If you are too lazy/can’t be bothered to reason out an ‘opinion’ or ‘perspective’ to yourself in some form of language, you don’t have an intelligent one. Haphazard thought which is not reasoned out and cannot be explained is not intelligent thought. Human intelligence is facilitated by language. Language defines intelligence – and intelligence is what sets us apart as a species on this planet. Understanding the most complex of concepts requires the understanding of the language that describes it. Which is probably why I am still currently hopeless at the kind of maths required for advanced physics.

A monkey may think the world is a banana for whatever reason (if it can even think that), but I doubt it would claim that reason an intelligent one – at least, not by human standards.

I’m glad to have picked up at least one language – relatively well.

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Comments»

1. sulochanosho - March 13, 2008

Good pondering thoughts there. Many times through our LANGUAGE tool we inherit, transmit, generate, regenerate so many things called knowledge, wisdom and so on. A good analysis of human intelligence – rather comparative intelligence is narrated there in this write-up. Thanks.

Some how, I do sense that with our so called accumulated knowledge and wisdom we human species have turned into a sort of ‘perverted’ species, comparatively.

2. Wilz - March 14, 2008

Well, perverted is one way to put it :)

I think of language as more the tool that has let us escape the limits of random generate-and-test to switch to focused generate-and-test, which is basically saying that we switched from evolutionary development/advancement to scientific development/advancement.

3. William - March 14, 2008

Great article, though I am not entirely sold on the idea that language driven intelligence is an exclusive club with a singular member. Bonobo chimps have been found to exhibit an accelerated learning process when it comes to communication and language development, albeit in a limited sense.

I would contend however that the capability to develop language(ie abstract symbols etc) opens the first of many floodgates that enable not only the genesis but also the maintenance of a civilization.

Anyway good one old chap :). Shall we tackle the subject of memetics next? >:D

4. Wilz - March 14, 2008

Yeh. I watched teh Bonobo video. Regardless, they have not developed language the way we would define it (the kind required for that floodgate effect). Neither have dolphins or whales, despite our fascination with their clicks and errr… ocean-crossing moans. This, the language driven intelligence club still have a singular member – as far as we know. Of course, none of us are so arrogant as to believe it impossible for any other species to develop it. In fact, we’re kinda sad not to have discovered (or been discovered by) any’one’ else.

Other than language, the only other thing which I would imagine to produce a similar floodgate effect is probably telepathy, but hmmm… maybe not. You need language to describe complex concepts, and even concepts represented in complex images is a form of language so telepathy probably needs a language as well.

5. William - March 14, 2008

It tis true that they have not developed their own language but they seem to have the capacity to learn and understand abstract concepts. Could perhaps an educated bonobo chimp be considered mildly intelligent? The breakthrough will probably happen when said chimp finds an urge and knowhow to educate its brethen, and realizes how to use the knowledge for the betterment of its limited society.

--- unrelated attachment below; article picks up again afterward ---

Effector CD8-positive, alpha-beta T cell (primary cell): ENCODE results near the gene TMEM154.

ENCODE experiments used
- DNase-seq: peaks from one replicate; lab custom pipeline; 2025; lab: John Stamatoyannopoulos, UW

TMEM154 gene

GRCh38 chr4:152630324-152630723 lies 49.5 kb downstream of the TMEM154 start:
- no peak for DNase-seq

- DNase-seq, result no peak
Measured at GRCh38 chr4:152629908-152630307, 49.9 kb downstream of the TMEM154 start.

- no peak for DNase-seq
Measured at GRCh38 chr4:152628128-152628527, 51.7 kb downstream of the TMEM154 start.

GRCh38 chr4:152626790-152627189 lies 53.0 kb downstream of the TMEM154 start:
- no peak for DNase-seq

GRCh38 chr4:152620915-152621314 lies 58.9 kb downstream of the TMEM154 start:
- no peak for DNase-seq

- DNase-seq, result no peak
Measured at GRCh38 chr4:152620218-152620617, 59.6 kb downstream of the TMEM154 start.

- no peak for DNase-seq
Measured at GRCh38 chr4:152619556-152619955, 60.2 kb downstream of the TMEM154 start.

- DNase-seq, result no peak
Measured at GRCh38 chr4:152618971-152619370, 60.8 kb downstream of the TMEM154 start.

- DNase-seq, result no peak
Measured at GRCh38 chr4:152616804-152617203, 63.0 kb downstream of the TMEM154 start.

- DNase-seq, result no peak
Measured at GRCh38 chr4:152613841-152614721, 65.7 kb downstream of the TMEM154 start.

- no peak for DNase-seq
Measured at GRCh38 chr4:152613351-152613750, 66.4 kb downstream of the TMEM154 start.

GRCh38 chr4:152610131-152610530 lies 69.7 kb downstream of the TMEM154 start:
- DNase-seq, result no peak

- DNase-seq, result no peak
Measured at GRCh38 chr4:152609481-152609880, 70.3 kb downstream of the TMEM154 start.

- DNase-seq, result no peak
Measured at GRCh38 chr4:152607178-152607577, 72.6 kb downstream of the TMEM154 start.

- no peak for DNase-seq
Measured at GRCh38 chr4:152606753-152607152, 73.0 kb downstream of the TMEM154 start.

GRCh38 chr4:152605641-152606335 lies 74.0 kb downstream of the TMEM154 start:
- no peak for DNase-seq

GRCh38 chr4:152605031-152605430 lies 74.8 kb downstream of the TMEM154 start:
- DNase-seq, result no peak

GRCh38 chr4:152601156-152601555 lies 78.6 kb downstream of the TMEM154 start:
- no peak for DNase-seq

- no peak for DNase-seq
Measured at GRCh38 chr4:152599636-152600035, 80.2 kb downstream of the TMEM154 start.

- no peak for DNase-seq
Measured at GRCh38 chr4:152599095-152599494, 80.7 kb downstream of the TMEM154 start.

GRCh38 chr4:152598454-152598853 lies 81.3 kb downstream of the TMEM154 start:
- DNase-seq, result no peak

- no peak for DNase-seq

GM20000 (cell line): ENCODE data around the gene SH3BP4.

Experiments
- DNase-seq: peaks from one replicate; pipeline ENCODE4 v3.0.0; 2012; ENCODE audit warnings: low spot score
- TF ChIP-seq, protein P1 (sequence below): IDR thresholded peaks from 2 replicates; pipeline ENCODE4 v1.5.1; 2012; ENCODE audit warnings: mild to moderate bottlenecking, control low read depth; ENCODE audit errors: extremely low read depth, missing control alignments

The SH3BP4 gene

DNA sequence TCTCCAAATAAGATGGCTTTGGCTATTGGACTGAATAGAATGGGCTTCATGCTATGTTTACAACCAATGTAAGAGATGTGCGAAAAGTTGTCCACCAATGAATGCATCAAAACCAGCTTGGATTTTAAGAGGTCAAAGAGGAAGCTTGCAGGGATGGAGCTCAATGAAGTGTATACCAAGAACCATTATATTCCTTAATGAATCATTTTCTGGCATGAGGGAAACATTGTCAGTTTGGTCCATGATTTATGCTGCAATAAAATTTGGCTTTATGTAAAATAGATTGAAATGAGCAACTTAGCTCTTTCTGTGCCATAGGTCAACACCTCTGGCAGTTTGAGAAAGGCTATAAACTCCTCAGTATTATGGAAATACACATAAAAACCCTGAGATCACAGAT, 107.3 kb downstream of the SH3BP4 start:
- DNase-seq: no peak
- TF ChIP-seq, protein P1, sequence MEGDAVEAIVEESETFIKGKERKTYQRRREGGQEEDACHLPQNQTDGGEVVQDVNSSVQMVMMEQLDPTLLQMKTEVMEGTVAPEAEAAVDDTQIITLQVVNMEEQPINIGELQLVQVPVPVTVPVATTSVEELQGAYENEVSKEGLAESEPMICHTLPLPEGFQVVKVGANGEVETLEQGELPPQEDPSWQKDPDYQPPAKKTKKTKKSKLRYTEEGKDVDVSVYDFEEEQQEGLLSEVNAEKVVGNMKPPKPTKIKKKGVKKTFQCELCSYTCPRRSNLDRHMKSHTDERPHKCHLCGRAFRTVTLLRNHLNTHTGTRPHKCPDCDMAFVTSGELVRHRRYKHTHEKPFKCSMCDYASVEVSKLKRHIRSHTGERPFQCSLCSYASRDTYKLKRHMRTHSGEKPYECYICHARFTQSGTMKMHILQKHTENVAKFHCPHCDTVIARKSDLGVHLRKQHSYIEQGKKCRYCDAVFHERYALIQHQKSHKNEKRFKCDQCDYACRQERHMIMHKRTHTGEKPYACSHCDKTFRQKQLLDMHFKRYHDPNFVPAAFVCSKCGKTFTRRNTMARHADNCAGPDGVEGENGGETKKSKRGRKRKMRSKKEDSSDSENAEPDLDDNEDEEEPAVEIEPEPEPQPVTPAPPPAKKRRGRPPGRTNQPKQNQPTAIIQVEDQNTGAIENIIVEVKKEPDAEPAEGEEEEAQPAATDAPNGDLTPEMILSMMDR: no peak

Initially I perceived telepathy to be just another method of communicating ie wireless vs sound, which undeniably requires language to facilitate exchanges of abstract symbols and ideas. But what if you could see exactly what’s in my mind’s eye? Would you interprete my imagination in your own language? Or store those visuals as visuals in your own head. In other words, would you take a snapshot of my mind, write about what you see(in your own constructed mental language) or both? Do you require a language in all these instances?

Telepathy could perhaps become the second floodgate if and only if it pushes us in the direction of a joined conciousness.

6. Wilz - March 14, 2008

With regards to the bonobos, I wasn’t dealing with maybes in the article. Just what is observable atm. If we wanna speculate, yeh – seems like those monkeys are the closest to us now in terms of intelligence.

With regards to telepathy, read Daniel Dennett’s article. Is it possible to ‘think’ a complex thought without language? We don’t have the definitive answer to that question yet, but for now, it appears the answer is no.

It stands to reason that you can possibly transmit the image of a rabbit through telepathy to another person. It would also make sense that you can transmit feelings – anger, resentment, jealousy, sadness, happiness, lust – in the same way. But the more complex the concept, the harder it is to transfer so simplistically.

If you are thinking of the idea of transparency for example, you may picture glass in your mind, but you understand yourself as thinking of something else. Transmitting the image of glass would cause confusion in the telepathy – do you mean the glass itself, or its transparency? Transmitting the ‘meaning’ of ‘transparent’ would require the word ‘transparent’. Unless in telepathy, the image of a specific shape/color of glass becomes a standard for transparency – then that would be a language as well, since that that specific image would then be a word in the new language.

And if you’re trying to transmit/explain the meaning of differentiation/integration, or the space-time continuum…

In other words, it is within reason that anything you cannot ‘think to yourself’ without language is also impossible to transmit through telepathy without language.

Which would mean that telepathy would not be an enabler of intelligence on a human scale, but it would instead be a catalyst. The benefit of telepathy to intelligence would be to magnify the power of communication through language, apart from magnifying empathy, love and understanding as well.